Phew! What a week – COVID-19, oil price wars and a stock market that looks like one of those childhood superballs, it bounced around so much! When I co-founded my first company, DoBox, the NASDAQ stock market was at (then) all time highs, and shortly after we raised our first round, would begin plunge of over 75% during the following two and a half years. I have long said that we “skied the avalanche” and thankfully had a successful exit anyway! As a note, the NASDAQ would not return to the 5000 level until 2015 (yes, 15 years peak to peak!)
Here’s a picture of the NASDAQ during the life of DoBox from first raise to company exit!
While public markets plunged, private investment from angels, VC’s and PE firms dried up! And startup fundraising became excruciating. We know entrepreneurs who literally shut the doors and sent unused funds back to investors, because they knew they couldn’t raise follow-on funding.
It’s been a long time since entrepreneurs have had to face an avalanche like the one DoBox lived through, it appears that it’s time again. In the last month, the NASDAQ has fallen from over 9800 (2/19/2020) to 6905 (on 3/16/2020). Here’s a look at the 2020 capital avalanche, down roughly 30% in 30 days, it could snap back…or keep falling.
Let’s face it, when you’re heavy into startup mode, it’s tempting to ignore things that seem like externalities (like the public equities markets). However, in this case and at this time, that would be a huge mistake! Why? Because “as goes public equities so goes private investment”. But why is this the case?
Investors in private companies are getting squeezed on both ends. When a Venture Fund gets commitments from their investors (their LP’s), the commitment is brought into the fund in tranches over the life of the fund.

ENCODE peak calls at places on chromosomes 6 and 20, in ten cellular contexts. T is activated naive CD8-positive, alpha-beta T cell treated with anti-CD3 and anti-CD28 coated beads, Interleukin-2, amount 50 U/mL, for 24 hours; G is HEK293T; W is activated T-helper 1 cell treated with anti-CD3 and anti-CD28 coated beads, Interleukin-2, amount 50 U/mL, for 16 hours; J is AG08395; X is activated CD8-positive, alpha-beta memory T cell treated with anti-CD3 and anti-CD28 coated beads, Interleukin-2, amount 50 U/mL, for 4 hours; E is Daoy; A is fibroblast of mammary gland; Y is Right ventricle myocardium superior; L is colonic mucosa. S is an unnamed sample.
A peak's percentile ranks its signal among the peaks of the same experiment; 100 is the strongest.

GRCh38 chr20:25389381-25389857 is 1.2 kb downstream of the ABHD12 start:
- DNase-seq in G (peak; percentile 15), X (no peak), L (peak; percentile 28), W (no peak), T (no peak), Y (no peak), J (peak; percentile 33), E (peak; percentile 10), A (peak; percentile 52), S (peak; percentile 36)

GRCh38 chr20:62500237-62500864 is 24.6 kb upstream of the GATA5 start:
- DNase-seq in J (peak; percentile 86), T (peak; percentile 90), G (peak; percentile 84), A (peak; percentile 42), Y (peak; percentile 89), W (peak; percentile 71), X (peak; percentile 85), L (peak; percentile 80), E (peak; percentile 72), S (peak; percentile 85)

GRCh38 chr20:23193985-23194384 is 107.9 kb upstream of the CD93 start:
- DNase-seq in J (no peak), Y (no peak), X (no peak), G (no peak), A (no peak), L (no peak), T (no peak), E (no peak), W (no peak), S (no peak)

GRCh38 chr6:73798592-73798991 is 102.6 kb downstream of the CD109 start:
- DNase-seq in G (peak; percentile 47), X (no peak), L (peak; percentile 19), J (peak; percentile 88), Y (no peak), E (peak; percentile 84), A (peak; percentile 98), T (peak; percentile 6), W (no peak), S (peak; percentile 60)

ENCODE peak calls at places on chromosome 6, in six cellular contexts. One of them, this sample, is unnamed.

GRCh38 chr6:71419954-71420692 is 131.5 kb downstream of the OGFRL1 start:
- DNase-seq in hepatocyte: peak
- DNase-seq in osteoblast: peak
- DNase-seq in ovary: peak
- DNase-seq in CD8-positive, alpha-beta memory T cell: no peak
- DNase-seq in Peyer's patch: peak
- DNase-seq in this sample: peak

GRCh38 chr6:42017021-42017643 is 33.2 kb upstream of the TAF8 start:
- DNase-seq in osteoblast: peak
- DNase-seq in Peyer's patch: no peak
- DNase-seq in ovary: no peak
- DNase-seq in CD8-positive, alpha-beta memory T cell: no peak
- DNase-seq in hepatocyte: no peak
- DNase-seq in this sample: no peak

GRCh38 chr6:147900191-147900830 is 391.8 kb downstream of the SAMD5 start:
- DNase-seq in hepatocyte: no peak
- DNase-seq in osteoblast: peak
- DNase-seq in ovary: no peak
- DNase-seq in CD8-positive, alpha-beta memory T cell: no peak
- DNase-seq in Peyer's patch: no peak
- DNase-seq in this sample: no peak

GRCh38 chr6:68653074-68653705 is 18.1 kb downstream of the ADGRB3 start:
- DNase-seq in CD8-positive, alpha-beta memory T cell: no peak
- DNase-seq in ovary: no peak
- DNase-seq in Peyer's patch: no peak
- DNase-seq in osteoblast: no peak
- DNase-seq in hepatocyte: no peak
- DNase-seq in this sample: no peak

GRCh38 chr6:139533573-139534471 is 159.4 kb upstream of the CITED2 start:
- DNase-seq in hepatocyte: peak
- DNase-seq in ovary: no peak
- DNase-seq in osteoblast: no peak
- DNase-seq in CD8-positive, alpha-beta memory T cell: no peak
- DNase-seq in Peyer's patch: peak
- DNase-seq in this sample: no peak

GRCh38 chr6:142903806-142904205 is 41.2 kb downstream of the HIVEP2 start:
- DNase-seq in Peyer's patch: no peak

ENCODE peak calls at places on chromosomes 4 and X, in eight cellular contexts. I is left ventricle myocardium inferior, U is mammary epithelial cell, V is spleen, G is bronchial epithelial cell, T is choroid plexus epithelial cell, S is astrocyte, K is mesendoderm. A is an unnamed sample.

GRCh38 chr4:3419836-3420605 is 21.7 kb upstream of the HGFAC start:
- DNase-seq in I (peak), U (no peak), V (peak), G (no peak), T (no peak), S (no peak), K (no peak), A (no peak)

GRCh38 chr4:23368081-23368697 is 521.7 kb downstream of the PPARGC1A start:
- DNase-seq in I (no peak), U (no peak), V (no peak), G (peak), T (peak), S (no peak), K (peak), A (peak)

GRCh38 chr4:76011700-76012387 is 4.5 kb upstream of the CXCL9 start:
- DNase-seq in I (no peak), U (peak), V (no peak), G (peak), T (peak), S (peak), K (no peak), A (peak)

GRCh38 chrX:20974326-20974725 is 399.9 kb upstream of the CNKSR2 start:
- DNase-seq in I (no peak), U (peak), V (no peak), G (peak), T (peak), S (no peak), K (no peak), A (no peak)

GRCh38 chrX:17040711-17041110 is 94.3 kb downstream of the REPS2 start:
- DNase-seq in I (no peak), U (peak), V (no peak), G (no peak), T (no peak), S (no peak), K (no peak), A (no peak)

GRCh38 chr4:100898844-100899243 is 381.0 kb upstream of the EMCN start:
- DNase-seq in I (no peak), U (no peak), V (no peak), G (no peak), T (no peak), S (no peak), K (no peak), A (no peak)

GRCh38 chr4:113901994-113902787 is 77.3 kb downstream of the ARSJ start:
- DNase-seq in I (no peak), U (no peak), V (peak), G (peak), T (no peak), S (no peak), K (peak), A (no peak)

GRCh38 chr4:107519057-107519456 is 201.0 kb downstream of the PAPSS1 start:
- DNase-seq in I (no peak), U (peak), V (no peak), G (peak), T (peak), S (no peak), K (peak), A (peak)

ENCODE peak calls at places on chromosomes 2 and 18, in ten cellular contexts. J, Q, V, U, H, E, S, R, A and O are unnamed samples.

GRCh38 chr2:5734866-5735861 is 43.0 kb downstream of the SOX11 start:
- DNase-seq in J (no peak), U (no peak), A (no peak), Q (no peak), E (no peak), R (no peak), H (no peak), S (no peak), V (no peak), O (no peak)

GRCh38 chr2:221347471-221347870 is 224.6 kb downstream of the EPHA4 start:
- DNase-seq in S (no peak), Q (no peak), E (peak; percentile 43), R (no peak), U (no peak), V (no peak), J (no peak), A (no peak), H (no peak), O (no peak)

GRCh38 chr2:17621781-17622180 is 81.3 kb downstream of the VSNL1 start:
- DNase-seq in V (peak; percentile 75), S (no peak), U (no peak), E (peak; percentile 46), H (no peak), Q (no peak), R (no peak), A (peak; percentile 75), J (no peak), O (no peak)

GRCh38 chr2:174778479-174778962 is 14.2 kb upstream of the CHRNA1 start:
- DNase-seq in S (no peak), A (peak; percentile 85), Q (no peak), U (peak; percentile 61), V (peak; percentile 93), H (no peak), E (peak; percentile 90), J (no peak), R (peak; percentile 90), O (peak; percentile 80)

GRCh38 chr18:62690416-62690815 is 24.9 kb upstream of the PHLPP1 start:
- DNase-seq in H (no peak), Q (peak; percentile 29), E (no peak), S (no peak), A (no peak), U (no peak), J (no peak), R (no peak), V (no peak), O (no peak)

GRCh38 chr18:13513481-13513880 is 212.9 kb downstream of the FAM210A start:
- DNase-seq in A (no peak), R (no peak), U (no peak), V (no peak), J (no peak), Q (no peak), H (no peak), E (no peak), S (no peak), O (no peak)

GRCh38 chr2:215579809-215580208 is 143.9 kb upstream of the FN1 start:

It’s not like a $500 million fund actually has $500 million sitting in some bank account somewhere, they have a commitment from their investors for the $500 million, but usually only have a portion of those funds actually in hand. And when public equities plummet, as they have been over the last few weeks, often those “commitments” dry up.
Let me repeat that, yes, indeed, frequent investors in venture capital such as retirement funds, endowments and foundations, do renege on their commitments! So, all of a sudden a $500 million VC fund could be much, much smaller. And (if you’ve taken our course Designing the Perfect Investor™ you would know why this is the case…) much of the remaining money will be reserved for existing portfolio companies, not new investments. VC’s (and entrepreneurs) have been assuming “abundant capital”, but if that’s no longer the case, how does that impact you?
Now, on the other end, falling public equity markets also squeeze potential exits. One of my first Directors was a retired VC, and when the last plunge started he said that VC’s would need a year to “fix or kill” all their troubled portfolio companies. Well, it took a lot longer than that! And, given the amount of money that has flowed into startups with no path to profitability during the past few years, it will probably take more than a year to fix this crop too.